June 24, 1996 12:00 PM

JERRY SEINFELD WAS DYING OF curiosity. He had just heard a rumor about Liz Sheridan, the spunky actress who plays his mom, Helen, on NBC’s Seinfeld, and he had to find out if it was true. “This was about three years ago,” recalls Sheridan, 67. “Jerry comes over and says, out of the blue, ‘So. You were a friend of James Dean, huh?’ ”

Actually, Sheridan had been more than a pal to the late screen idol. In 1952, while both were struggling in New York City—he as an actor, she as a dancer—they became lovers. Though their affair (detailed in Rebel: The Life and Legend of James Dean, a new biography by Donald Spoto) lasted only a year, Sheridan recalls it as “just kind of magical. It was the first love for both of us.”

Dean would go on to star in three films (East of Eden, Rebel Without a Cause and Giant) before dying at 24 in a car crash on a California highway on Sept. 30, 1955. Sheridan, who worked in Off-Broadway musicals for years, moved to L.A. in 1980 and became a fixture on TV (ALF, Melrose Place). Since 1960 she has lived with Dale Wales, 67, a jazz trumpeter turned writer and, since 1985, her spouse. The couple share a townhouse in Studio City, Calif.

But Sheridan’s romance with Dean still haunts her. Seinfeld, too, she says. “Every once in a while, he’ll say, ‘Got any good Dean stories?’ ” As a matter of fact, she does. There was the January night in 1952 when she and Dean first met. The effervescent Sheridan (nicknamed Dizzy since childhood) was then a 23-year-old fledgling dancer on the Milton Berle show who lived in the Rehearsal Club, a Manhattan women’s residence for performing artists.

Invited for dinner by a female acquaintance, Dean struck up a conversation with Sheridan. He was 20, a UCLA dropout who had landed bit parts in films before moving to New York City in 1951. There, he soon found work in live TV dramas like Kraft Television Theatre while rooming with friends and subsisting on shredded wheat and tapioca pudding. “He looked kind of lost,” recalls Sheridan. “But Jimmy wasn’t a rebel, and he had no cause. I think he was just shy.”

Dean, who hailed from Fairmount, Ind., the only child of a dental technician and his wife, quickly warmed to Sheridan, who had grown up in Larchmont, N.Y., the younger of two daughters of Frank Sheridan, a classical pianist, and Elizabeth Poole-Jones, a concert singer. She and Dean shared a fascination with bullfighting. (Among his prized possessions: a matador’s bloody cape, which he used as a blanket.) They began going out and soon were sharing an apartment on Manhattan’s Upper West Side.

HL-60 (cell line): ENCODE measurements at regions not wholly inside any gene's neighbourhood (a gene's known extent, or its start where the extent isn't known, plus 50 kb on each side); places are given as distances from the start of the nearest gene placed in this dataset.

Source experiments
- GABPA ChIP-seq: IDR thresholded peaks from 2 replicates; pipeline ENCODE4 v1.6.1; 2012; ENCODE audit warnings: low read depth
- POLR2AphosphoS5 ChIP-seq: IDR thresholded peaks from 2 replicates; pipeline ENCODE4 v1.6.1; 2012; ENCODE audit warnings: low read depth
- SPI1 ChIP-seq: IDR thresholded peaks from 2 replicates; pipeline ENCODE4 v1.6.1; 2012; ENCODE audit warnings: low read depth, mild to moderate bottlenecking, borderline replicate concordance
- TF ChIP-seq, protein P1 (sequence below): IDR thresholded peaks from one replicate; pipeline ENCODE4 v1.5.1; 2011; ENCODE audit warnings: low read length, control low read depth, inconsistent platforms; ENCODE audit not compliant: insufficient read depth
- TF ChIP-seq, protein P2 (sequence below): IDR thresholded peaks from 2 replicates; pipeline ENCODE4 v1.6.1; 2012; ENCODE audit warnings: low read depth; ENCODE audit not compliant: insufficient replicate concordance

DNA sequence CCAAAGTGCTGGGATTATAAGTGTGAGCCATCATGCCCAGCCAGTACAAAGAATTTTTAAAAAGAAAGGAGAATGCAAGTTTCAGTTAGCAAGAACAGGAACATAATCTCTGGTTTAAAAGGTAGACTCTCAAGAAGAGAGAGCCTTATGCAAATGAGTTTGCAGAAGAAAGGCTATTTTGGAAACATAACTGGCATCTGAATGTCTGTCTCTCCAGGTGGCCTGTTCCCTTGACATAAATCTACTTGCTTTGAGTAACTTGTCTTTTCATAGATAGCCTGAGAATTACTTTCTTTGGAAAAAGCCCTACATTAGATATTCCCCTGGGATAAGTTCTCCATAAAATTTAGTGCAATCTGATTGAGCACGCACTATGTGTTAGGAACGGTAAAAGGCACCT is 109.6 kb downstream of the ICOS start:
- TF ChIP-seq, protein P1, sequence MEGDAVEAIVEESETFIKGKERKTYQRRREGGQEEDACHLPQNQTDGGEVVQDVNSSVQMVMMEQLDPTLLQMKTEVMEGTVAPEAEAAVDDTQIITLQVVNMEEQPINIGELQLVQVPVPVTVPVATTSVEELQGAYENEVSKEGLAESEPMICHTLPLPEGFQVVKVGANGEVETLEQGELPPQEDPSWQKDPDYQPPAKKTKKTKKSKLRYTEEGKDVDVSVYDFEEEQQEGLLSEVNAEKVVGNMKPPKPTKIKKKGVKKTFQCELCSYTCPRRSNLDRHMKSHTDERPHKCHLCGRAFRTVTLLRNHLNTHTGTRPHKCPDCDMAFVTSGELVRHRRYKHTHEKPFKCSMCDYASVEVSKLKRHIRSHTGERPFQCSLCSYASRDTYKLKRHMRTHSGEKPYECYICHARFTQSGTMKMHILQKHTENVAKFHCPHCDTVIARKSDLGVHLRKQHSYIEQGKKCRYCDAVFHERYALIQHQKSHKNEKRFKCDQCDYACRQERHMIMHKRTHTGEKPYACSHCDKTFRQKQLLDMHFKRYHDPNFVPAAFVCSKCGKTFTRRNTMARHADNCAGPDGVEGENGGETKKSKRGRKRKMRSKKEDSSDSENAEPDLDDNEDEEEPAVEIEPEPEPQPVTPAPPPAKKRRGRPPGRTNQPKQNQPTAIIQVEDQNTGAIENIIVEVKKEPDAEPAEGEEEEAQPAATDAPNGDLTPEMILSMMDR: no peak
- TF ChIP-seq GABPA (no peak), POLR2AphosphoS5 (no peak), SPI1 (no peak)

Jobless, neither could keep up the rent. So in February, each found cheaper lodgings: Sheridan in an Eighth Avenue apartment, Dean at the Iroquois hotel. But they remained lovers. Earlier, Dean had revealed to her he’d slept with Rogers Brackett, a Manhattan ad exec he met in 1951. Sheridan believes that affair ended once she and Dean began theirs. “Jimmy didn’t come off as gay at all,” she says. “He came off as gentle and tender. He might have been bisexual, or he might have just played around.”

In September ’52, he and Sheridan began sharing an Upper West Side apartment with screenwriter William Bast and a female friend of Bast’s from UCLA, where Bast and Dean had been roommates. Dean could be standoffish, but Sheridan “kept him laughing and smiling and civilized,” says Bast.

He moved out on his friends in November so he could focus on his Broadway debut in See the Jaguar. The drama closed quickly, but Dean won raves as a teenage misfit. Sheridan barely saw him after that. “He was being hauled away into this career, and I couldn’t follow him,” she says. In December 1954, Dean turned up at a party Sheridan was attending. Earlier that year he’d filmed East of Eden and had an affair with actress Pier Angeli (The Silver Chalice). Around Sheridan he acted like a schoolboy. “I had this long pigtail down my back,” she says. “And he just held onto it all night long.”

It was the last time they would see each other. Sheridan was living in Puerto Rico when she heard about Dean’s fatal crash. “I was numb,” she says. “I didn’t believe it. I still don’t—I keep thinking he’s going to call.”

Recently, Sheridan got some happy news: she’ll be a regular on An American Family, a new UPN sitcom. But she still yearns for a series of her own. “I want to be accepted,” she says. “It’s not so much the applause. It’s just being respected for what you are.” She reflects a moment. “I think that’s what Jimmy was looking for, you know.”



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